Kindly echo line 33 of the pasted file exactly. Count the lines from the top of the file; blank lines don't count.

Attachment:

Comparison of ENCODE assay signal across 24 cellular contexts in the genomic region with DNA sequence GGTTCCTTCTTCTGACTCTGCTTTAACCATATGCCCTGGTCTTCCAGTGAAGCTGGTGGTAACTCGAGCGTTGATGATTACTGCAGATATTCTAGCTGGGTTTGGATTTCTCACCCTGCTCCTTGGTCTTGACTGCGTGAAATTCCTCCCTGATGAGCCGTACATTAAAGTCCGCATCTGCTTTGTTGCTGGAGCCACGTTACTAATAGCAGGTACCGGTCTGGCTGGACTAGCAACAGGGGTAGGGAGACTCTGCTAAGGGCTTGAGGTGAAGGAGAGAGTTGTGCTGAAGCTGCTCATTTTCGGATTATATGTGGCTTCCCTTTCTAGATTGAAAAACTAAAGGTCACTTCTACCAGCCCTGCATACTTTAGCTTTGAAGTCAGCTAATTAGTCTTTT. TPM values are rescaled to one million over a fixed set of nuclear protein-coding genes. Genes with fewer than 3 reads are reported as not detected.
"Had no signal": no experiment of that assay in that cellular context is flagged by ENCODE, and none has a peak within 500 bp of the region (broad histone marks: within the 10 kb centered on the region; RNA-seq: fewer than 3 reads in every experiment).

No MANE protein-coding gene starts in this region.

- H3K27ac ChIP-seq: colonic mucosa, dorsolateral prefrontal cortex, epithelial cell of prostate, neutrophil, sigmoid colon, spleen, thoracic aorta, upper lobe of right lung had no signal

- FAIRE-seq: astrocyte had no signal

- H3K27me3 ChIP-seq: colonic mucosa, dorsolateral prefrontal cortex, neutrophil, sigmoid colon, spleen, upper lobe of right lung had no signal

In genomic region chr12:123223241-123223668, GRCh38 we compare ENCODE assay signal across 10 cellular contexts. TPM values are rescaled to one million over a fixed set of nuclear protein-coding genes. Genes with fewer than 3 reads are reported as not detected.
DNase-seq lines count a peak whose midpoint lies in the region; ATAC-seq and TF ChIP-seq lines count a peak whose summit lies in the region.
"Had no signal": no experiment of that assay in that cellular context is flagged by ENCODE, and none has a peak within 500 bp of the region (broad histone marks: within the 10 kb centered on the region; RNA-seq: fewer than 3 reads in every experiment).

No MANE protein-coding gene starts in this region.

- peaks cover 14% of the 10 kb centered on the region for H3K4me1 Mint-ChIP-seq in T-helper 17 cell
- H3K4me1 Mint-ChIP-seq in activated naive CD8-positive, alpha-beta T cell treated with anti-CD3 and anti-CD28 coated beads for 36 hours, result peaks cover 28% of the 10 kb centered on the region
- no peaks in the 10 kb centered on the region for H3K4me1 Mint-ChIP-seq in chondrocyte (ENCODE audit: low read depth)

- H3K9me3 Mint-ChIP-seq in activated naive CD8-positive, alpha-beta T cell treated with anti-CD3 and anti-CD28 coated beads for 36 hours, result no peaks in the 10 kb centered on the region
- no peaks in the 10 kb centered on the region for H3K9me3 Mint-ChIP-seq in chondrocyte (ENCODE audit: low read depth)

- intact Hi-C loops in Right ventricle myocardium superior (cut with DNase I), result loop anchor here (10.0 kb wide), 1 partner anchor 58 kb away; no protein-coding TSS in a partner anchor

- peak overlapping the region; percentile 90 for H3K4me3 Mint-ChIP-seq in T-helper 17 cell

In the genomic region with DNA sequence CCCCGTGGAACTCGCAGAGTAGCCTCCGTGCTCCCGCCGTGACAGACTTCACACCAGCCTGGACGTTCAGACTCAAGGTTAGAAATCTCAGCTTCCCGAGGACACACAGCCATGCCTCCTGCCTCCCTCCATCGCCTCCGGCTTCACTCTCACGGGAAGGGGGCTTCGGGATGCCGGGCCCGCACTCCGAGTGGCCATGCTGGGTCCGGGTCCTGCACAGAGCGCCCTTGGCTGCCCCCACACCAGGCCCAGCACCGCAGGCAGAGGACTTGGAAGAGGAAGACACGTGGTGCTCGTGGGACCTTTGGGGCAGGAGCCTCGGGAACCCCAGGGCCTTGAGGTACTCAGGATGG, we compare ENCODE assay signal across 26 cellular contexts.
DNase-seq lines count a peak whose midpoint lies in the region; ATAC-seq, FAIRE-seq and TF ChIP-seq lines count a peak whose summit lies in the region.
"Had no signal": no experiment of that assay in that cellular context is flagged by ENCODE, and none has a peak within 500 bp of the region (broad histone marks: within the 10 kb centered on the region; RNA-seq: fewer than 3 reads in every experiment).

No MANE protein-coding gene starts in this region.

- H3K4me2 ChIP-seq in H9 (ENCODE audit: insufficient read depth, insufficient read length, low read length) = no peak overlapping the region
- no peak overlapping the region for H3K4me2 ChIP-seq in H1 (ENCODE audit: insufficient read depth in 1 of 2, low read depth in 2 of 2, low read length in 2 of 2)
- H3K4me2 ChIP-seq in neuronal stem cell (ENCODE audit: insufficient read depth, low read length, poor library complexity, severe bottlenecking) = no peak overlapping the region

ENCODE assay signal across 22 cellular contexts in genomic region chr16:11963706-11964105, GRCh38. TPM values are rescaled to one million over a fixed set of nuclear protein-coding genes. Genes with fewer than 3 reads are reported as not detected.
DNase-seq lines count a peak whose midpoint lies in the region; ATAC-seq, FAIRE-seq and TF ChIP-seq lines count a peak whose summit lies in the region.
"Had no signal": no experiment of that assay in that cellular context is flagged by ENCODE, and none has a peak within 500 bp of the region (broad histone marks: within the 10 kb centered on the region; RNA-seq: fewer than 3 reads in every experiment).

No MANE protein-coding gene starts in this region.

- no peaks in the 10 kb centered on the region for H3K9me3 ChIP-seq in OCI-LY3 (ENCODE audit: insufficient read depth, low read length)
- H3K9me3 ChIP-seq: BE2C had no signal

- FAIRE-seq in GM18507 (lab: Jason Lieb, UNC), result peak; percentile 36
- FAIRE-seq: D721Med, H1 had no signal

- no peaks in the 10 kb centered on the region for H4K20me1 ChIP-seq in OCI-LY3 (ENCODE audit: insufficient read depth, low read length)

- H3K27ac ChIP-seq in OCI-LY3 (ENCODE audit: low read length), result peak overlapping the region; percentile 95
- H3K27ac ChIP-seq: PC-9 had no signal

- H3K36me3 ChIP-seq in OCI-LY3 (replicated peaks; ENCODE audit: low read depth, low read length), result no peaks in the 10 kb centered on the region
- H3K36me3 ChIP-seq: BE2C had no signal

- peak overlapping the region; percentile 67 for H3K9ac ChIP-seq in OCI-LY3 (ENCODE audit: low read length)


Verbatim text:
- no peaks in the 10 kb centered on the region for H4K20me1 ChIP-seq in OCI-LY3 (ENCODE audit: insufficient read depth, low read length)